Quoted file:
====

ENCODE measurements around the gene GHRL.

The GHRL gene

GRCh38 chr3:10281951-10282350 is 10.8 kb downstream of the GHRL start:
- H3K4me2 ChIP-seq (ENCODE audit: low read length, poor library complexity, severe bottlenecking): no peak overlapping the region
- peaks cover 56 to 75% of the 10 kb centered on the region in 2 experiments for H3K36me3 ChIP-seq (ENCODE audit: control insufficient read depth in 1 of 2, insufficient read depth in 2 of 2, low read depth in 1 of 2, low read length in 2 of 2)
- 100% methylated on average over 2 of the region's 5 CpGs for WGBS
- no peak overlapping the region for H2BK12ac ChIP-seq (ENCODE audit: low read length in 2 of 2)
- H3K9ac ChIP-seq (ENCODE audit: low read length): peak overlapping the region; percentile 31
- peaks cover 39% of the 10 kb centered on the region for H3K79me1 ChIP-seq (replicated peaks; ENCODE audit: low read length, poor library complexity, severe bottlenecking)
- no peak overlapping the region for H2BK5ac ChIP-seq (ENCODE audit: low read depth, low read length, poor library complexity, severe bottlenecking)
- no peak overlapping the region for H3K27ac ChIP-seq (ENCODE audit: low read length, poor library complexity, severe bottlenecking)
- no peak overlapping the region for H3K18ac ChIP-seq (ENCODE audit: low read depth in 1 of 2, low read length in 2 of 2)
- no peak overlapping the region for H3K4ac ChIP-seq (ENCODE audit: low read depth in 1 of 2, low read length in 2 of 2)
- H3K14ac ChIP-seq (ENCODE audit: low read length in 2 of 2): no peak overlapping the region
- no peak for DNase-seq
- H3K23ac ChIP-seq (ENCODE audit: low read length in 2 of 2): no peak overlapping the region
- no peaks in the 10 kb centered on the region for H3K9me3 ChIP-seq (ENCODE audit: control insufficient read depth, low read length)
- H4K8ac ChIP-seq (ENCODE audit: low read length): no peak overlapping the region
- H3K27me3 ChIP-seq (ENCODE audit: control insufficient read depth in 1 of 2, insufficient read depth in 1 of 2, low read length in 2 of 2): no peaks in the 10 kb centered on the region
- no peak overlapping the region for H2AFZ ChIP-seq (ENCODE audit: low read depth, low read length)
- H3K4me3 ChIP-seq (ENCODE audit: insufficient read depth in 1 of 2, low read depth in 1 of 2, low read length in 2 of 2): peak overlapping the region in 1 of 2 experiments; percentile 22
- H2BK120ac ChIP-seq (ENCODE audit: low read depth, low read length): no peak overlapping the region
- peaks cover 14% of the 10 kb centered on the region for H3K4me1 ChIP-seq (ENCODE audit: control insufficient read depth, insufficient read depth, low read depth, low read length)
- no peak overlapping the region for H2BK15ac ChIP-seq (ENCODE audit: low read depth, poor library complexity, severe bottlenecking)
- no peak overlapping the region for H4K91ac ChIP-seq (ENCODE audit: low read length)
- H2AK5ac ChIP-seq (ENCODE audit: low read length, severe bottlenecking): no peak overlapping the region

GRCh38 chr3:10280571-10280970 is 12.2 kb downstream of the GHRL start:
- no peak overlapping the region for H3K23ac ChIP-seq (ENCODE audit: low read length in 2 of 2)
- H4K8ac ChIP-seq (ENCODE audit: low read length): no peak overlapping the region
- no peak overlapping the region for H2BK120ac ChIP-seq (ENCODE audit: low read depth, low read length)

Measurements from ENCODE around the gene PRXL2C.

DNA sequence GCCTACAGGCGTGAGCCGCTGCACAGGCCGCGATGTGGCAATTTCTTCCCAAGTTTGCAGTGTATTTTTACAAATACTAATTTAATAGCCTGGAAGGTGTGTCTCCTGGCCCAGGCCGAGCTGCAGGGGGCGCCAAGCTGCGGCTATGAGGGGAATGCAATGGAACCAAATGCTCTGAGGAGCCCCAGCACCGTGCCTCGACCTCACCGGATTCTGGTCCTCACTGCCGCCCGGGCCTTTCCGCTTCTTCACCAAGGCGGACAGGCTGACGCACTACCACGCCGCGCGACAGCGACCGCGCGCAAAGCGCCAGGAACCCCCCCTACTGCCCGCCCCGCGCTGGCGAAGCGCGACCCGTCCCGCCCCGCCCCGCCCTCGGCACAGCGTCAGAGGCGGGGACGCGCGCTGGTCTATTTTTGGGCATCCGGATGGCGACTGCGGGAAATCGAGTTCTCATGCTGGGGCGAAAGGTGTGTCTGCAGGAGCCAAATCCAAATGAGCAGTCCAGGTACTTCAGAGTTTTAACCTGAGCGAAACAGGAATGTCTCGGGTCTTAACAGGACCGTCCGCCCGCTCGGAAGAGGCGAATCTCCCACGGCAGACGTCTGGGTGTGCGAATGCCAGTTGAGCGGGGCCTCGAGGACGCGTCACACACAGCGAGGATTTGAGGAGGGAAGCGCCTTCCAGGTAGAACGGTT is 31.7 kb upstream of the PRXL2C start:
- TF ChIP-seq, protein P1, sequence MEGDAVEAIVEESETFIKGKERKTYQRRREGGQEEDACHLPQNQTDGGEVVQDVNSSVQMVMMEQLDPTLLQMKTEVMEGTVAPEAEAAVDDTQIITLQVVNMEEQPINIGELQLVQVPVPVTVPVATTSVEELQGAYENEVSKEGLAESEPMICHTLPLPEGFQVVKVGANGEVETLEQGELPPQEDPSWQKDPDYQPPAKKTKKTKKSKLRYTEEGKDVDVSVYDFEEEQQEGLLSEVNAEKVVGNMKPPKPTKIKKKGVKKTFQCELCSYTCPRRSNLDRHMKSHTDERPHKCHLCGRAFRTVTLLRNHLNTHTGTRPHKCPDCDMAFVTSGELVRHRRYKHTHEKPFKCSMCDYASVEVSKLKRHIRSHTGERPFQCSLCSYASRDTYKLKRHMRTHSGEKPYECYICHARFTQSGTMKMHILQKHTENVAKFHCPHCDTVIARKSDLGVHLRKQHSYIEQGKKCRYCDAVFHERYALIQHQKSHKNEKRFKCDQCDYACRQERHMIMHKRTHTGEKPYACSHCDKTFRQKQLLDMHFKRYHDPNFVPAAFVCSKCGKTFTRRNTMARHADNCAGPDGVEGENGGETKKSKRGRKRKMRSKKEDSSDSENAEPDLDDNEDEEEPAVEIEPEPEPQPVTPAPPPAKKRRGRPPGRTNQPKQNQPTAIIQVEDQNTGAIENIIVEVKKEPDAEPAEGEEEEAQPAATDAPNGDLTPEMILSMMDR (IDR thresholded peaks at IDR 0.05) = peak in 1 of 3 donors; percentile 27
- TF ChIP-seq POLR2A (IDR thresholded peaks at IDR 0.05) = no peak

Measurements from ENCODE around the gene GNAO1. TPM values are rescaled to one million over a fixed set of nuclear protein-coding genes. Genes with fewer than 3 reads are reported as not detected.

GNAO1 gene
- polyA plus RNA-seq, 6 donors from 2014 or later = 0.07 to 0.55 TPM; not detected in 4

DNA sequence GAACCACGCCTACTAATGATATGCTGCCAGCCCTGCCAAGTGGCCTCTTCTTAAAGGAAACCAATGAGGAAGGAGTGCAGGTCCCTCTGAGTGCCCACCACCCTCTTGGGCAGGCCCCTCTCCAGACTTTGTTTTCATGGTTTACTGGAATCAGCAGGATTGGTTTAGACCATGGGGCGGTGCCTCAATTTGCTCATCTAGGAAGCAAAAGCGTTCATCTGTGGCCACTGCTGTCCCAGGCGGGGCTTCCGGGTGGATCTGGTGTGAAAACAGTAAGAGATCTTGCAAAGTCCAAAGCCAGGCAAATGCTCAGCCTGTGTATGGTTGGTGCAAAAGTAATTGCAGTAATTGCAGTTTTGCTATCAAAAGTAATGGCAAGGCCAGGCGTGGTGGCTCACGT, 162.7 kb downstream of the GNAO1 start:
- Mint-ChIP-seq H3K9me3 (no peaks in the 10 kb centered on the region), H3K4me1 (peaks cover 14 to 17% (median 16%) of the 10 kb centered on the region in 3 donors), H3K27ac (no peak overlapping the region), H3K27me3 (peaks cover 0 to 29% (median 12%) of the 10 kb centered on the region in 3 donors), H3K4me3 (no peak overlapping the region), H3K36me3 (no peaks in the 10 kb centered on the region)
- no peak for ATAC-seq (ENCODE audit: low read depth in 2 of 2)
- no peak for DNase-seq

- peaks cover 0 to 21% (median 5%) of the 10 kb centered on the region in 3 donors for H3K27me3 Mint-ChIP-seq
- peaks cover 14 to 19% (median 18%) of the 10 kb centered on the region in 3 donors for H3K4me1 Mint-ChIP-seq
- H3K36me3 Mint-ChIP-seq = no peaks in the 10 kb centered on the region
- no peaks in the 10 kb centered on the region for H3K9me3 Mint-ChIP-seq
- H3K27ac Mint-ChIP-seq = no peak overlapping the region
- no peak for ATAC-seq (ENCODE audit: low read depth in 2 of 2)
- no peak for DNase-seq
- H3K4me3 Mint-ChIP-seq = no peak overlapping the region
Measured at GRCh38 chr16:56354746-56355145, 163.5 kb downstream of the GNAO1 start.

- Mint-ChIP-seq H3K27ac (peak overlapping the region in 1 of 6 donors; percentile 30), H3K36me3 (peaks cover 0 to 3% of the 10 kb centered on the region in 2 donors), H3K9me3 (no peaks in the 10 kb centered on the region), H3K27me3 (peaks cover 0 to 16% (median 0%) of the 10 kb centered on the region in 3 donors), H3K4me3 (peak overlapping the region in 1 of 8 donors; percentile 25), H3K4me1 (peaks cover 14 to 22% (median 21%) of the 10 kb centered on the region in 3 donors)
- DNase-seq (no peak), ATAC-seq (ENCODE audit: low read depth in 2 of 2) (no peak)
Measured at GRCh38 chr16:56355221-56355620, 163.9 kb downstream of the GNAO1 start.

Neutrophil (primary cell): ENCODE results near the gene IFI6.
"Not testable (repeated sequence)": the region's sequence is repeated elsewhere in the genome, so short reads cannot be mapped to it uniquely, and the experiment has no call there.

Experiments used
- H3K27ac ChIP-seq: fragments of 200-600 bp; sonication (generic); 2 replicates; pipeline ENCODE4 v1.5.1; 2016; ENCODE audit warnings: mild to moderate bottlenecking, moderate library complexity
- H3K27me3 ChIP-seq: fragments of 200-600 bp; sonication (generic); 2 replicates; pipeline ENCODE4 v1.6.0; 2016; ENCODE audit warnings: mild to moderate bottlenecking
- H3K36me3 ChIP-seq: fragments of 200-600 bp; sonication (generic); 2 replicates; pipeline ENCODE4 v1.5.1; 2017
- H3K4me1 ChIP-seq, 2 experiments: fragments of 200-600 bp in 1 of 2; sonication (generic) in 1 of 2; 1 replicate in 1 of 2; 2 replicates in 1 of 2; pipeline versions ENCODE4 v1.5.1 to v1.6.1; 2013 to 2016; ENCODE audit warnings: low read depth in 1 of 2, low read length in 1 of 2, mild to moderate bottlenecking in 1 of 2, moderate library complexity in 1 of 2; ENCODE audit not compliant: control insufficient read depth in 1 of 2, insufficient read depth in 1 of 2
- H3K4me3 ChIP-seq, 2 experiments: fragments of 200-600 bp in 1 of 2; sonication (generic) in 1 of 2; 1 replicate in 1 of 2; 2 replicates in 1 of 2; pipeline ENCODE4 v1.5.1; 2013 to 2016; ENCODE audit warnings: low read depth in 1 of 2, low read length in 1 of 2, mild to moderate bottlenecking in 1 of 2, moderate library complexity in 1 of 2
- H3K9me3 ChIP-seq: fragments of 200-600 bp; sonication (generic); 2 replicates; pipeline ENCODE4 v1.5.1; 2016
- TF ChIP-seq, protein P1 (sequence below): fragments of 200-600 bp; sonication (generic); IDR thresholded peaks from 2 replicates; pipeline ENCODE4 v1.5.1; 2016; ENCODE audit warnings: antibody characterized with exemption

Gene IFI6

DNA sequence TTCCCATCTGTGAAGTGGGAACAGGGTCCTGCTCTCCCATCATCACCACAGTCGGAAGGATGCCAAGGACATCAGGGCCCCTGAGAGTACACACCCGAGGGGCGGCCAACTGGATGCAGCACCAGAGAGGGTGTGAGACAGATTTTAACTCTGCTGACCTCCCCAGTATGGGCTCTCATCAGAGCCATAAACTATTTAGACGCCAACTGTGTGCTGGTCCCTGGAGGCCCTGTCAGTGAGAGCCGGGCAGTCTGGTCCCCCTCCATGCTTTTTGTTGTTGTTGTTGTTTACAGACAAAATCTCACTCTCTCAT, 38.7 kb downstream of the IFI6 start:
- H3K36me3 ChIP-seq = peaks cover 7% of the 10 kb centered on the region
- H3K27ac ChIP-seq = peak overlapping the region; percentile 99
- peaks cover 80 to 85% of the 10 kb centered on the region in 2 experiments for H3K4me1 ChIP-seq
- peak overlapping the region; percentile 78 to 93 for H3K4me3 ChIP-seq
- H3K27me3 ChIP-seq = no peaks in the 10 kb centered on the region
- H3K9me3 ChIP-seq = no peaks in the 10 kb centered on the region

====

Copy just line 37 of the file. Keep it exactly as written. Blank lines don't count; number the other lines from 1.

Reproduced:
- polyA plus RNA-seq, 6 donors from 2014 or later = 0.07 to 0.55 TPM; not detected in 4